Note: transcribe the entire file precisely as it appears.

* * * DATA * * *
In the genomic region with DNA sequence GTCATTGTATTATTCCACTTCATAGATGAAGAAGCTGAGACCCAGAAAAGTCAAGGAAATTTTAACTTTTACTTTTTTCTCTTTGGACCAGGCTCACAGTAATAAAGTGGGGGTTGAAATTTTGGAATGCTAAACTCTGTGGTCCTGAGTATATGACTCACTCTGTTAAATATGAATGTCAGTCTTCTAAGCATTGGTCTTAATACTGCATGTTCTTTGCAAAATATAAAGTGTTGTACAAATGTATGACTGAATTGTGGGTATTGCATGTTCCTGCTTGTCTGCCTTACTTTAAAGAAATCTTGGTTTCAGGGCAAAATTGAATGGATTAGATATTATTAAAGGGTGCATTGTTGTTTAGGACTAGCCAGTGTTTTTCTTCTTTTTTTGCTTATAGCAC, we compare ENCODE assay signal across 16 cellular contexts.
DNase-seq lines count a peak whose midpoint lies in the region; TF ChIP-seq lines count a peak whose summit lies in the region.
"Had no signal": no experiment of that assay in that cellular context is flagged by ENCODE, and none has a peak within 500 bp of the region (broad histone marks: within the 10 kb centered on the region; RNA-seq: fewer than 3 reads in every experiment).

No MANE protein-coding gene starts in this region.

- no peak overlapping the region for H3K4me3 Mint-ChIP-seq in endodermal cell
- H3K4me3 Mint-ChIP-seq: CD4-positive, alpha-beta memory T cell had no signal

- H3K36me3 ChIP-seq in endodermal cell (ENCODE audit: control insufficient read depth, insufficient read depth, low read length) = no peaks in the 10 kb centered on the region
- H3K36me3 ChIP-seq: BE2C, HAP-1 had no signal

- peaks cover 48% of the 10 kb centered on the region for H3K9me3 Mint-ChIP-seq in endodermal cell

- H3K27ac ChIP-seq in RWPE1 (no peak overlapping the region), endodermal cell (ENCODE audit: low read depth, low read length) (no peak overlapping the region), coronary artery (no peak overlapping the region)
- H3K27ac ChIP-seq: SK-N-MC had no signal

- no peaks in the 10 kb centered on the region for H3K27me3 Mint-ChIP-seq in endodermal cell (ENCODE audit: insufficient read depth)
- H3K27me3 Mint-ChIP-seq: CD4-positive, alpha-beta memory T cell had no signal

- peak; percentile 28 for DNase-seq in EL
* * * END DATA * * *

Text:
In the genomic region with DNA sequence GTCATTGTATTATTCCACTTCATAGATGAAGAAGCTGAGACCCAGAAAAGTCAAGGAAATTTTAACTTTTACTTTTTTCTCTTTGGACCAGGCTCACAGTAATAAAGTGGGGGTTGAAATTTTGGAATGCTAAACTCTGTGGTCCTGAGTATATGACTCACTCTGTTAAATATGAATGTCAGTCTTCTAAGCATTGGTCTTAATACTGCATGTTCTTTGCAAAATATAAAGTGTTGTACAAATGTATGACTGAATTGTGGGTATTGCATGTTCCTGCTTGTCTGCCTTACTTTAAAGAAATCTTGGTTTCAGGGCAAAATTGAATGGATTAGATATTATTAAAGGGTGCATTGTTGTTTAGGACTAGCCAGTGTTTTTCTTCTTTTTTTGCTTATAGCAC, we compare ENCODE assay signal across 16 cellular contexts.
DNase-seq lines count a peak whose midpoint lies in the region; TF ChIP-seq lines count a peak whose summit lies in the region.
"Had no signal": no experiment of that assay in that cellular context is flagged by ENCODE, and none has a peak within 500 bp of the region (broad histone marks: within the 10 kb centered on the region; RNA-seq: fewer than 3 reads in every experiment).

No MANE protein-coding gene starts in this region.

- no peak overlapping the region for H3K4me3 Mint-ChIP-seq in endodermal cell
- H3K4me3 Mint-ChIP-seq: CD4-positive, alpha-beta memory T cell had no signal

- H3K36me3 ChIP-seq in endodermal cell (ENCODE audit: control insufficient read depth, insufficient read depth, low read length) = no peaks in the 10 kb centered on the region
- H3K36me3 ChIP-seq: BE2C, HAP-1 had no signal

- peaks cover 48% of the 10 kb centered on the region for H3K9me3 Mint-ChIP-seq in endodermal cell

- H3K27ac ChIP-seq in RWPE1 (no peak overlapping the region), endodermal cell (ENCODE audit: low read depth, low read length) (no peak overlapping the region), coronary artery (no peak overlapping the region)
- H3K27ac ChIP-seq: SK-N-MC had no signal

- no peaks in the 10 kb centered on the region for H3K27me3 Mint-ChIP-seq in endodermal cell (ENCODE audit: insufficient read depth)
- H3K27me3 Mint-ChIP-seq: CD4-positive, alpha-beta memory T cell had no signal

- peak; percentile 28 for DNase-seq in EL